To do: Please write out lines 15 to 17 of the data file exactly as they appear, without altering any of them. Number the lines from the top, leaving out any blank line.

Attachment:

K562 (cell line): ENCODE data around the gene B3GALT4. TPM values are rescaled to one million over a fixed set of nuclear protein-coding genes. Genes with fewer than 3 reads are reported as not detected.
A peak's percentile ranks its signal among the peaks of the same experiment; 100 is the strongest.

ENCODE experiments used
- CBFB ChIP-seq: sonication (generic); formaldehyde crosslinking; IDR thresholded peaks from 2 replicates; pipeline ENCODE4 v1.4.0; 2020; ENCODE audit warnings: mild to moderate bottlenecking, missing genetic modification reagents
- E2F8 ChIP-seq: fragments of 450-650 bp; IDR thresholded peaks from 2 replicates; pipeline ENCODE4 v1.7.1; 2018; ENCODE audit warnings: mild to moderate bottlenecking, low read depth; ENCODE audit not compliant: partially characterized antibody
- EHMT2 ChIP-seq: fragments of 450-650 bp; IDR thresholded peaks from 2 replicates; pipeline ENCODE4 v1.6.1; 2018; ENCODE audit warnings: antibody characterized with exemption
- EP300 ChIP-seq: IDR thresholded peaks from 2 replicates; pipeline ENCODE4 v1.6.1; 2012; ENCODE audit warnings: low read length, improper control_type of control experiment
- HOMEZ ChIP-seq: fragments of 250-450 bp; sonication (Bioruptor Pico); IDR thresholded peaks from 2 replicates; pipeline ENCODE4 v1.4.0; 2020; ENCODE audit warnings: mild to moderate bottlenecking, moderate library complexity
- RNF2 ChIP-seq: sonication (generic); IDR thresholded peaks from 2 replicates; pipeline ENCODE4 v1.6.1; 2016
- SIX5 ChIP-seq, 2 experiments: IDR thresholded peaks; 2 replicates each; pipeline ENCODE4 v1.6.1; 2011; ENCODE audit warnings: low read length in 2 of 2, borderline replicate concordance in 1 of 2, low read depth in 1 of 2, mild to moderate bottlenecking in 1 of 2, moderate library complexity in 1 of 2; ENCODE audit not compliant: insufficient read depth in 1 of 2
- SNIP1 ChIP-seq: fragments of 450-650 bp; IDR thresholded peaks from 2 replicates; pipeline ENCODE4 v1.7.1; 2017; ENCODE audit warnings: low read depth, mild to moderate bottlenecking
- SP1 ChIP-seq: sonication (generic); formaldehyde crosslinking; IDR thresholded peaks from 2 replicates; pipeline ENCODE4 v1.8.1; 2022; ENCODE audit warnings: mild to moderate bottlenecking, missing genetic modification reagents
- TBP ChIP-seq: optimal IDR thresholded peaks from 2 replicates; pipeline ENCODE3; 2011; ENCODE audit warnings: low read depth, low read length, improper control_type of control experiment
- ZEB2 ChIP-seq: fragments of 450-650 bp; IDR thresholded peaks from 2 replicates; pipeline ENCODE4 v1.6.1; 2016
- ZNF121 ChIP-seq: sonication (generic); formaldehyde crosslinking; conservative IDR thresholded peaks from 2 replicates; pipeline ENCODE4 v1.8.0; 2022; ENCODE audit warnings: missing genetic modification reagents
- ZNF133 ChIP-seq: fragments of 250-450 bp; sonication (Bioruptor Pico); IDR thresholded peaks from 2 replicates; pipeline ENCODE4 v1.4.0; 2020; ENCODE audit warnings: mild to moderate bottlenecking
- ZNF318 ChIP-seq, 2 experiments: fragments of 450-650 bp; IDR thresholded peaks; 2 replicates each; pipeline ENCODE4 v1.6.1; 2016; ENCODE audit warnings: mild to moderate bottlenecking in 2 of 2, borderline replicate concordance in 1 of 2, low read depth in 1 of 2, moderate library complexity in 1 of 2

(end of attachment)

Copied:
- ZNF121 ChIP-seq: sonication (generic); formaldehyde crosslinking; conservative IDR thresholded peaks from 2 replicates; pipeline ENCODE4 v1.8.0; 2022; ENCODE audit warnings: missing genetic modification reagents
- ZNF133 ChIP-seq: fragments of 250-450 bp; sonication (Bioruptor Pico); IDR thresholded peaks from 2 replicates; pipeline ENCODE4 v1.4.0; 2020; ENCODE audit warnings: mild to moderate bottlenecking
- ZNF318 ChIP-seq, 2 experiments: fragments of 450-650 bp; IDR thresholded peaks; 2 replicates each; pipeline ENCODE4 v1.6.1; 2016; ENCODE audit warnings: mild to moderate bottlenecking in 2 of 2, borderline replicate concordance in 1 of 2, low read depth in 1 of 2, moderate library complexity in 1 of 2